How many mums have kept their wedding dress up in the attic, with the thought that perhaps one day, one of their daughters or grand daughters might want to wear the dress again? The reality is that in most cases, the dress is completely out of fashion, and also completely the wrong size. If you do really want to wear a heirloom dress, there are many things that can be done to modernise a dress, but there are also some things that you will have to consider as limiting factors:
One of the toughest to correct or match is colour and appearance. You might not think it, but there are tons of shades of white and ivory and in a spectrum of texture, softness, sheen and firmness. With age, there is often also slight discolouration of the dress, which, on a positive note, adds to its vintage character. The old dress does dictate the colour of your soon-to-be updated dress - so for example if the dress is a cool white with white embroidery or lace, it may not look the best to team this with warmer ivories. This is not a big problem if you don't need to purchase any new fabric for the dress, but, if mum's dress is too small or too short, or if you would like to add additional features such as sleeves, or an over layer (e.g. lace or chiffon) on the bodice or skirt, colour and texture matching to the old dress become essential.
Size is a big player. Taking a dress in or making it shorter is a lot easier to making a dress one or two sizes bigger or having to lengthen the skirt. It is possible, but you might have to have some design changes and additional matching fabrics - all of which may also work totally in your favour for a modernisation job.
The state of the dress: if it is grandma's dress, or a very delicate and fragile version of mum's dress, extra care must be taken by the bridal seamstress to not further damage the dress. The fabric and /or the seams might be weakened with age, which is something to be considered not only for the modifications work, but also for when it will be worn, particularly if it is on the fitted/snug side.
As a future bride considering to wear a heirloom dress, you will have to consider the previous design carefully and what you wish to keep as a feature or design, and what you are willing to give up. Some brides-to-be want to keep the fabrics or most of the fabrics, and have a redesign of the dress in a more modern version. Others want to keep the dress as close to the original design as possible, with only modernisation features. Between these two extremes, there are a range of options, whereby you keep some of the fabric (e.g. the lace, if any) or some of the features (e.g. the skirt style, the bodice front, etc.). It is possible to rebuild the dress completely with any of these combinations, and in the end, in some cases, the new dress might look totally different to the old one, but you know that it came with much historical wealth.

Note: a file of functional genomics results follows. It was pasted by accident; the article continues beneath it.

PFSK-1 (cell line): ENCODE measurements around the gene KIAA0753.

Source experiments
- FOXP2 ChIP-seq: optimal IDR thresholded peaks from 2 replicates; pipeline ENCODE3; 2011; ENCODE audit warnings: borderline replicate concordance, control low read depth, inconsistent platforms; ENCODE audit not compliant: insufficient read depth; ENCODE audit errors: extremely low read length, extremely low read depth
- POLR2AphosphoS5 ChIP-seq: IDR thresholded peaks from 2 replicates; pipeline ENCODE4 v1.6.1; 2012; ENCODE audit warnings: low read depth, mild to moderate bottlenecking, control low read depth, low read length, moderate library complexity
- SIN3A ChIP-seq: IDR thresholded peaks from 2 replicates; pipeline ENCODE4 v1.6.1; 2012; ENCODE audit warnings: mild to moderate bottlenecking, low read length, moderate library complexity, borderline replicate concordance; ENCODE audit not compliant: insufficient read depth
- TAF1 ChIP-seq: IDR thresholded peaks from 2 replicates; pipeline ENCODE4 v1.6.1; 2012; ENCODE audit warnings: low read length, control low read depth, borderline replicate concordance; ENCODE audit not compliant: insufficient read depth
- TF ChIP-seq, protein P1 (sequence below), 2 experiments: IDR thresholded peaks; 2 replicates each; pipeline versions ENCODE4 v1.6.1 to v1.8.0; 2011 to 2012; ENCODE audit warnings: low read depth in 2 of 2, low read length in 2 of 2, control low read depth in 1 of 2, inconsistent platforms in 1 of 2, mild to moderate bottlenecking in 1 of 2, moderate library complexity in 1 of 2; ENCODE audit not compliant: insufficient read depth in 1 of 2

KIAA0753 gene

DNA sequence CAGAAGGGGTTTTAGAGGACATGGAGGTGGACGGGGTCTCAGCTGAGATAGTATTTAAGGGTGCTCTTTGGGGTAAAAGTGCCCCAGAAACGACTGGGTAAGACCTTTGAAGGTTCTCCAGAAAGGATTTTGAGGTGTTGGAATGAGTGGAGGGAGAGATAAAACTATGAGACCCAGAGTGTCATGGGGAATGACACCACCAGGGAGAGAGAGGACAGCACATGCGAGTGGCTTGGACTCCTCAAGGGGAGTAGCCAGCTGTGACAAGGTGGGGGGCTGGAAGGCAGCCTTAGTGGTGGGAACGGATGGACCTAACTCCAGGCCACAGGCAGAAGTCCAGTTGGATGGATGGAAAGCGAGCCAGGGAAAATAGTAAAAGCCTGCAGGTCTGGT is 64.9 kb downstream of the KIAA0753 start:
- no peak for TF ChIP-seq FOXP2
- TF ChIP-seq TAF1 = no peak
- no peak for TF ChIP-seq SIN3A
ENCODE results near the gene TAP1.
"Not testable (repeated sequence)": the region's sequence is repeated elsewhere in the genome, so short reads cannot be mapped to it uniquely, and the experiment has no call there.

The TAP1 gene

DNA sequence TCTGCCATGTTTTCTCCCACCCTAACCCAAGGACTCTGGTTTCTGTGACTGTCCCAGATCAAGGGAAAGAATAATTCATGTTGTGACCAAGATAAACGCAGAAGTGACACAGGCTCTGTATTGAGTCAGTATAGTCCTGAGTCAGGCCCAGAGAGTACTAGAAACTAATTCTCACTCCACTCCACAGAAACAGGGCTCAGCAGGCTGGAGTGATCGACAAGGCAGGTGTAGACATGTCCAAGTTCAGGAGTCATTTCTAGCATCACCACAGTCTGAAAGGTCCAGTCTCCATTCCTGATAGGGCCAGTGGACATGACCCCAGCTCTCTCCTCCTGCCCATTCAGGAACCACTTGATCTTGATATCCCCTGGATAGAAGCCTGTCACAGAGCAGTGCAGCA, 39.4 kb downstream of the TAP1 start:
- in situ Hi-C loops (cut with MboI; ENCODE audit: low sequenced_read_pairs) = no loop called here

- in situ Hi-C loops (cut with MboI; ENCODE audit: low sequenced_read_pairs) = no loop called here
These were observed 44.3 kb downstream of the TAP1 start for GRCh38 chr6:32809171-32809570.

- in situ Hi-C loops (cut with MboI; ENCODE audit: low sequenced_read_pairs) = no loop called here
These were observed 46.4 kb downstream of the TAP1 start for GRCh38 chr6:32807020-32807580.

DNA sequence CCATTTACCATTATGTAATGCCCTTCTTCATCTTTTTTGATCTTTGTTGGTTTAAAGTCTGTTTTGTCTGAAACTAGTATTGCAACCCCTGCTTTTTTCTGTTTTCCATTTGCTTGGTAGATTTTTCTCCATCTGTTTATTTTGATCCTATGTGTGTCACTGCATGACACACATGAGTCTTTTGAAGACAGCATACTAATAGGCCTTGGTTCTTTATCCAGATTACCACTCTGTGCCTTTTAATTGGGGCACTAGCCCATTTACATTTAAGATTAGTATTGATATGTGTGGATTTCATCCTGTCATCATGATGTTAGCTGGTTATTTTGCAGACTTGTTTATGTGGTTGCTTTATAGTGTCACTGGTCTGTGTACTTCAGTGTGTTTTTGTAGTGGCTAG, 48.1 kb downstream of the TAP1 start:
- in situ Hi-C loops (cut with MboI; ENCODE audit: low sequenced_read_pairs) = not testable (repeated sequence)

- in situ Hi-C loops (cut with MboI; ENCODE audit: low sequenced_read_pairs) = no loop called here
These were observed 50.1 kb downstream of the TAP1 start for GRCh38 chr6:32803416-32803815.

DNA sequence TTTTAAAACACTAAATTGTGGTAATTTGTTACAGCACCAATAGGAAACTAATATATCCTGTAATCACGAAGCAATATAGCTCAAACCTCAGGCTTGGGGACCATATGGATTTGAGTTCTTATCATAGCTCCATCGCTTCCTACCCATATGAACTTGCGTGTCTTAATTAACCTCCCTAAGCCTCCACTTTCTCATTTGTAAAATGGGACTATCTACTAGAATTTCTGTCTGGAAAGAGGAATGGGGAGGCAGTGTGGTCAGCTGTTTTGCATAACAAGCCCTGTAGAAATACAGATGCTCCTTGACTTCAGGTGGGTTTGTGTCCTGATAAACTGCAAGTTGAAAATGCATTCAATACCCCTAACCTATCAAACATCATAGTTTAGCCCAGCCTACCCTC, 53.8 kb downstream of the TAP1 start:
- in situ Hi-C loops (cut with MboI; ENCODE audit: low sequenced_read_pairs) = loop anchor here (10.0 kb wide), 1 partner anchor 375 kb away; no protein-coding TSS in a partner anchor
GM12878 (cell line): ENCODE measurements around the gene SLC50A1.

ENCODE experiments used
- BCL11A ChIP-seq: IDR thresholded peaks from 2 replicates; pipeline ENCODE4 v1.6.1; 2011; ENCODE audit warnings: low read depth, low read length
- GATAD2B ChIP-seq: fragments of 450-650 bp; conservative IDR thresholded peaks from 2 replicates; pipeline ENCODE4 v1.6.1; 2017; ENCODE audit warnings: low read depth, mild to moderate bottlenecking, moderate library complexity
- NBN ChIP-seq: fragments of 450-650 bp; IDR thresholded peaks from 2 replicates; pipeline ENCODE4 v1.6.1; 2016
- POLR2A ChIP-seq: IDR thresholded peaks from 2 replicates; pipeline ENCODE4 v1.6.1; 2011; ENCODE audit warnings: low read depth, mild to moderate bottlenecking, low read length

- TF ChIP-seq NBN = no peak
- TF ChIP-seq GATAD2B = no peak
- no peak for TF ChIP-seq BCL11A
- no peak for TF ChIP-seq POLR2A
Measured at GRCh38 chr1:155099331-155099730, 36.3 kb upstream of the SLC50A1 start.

In the two pictures of this blog, the original dress had the big puffy sleeves of the 80's, which while starting to be trendy again, were replaced by more floaty sleeves, shortened to a length that suited the bride. The lace at the front of the bodice was removed and the bodice re-built for a less cluttered, more modern effect but the beautiful princess waistline and the outer layer embroidered lace were kept. The double layer style was simplified into a cleaner cut, lengthened with a matching satin fabric.
Wearing the dress of someone dear to you at your own wedding is not everyone's cup of tea, but for the sentimentals of us who are considering it, it does not necessarily have to entail wearing the dress exactly as it was, or fitting into it.
If you are considering it, have a chat with a bridal seamstress to discuss your options, and who knows, you might be surprised with what can be done!
Blue Lily Magnolia is based in Nantwich, and specialises in wedding dress alterations, style modifications and bespoke wedding dressmaking. If you would like a chat, please contact Sharon directly on 07766766573 or at [email protected]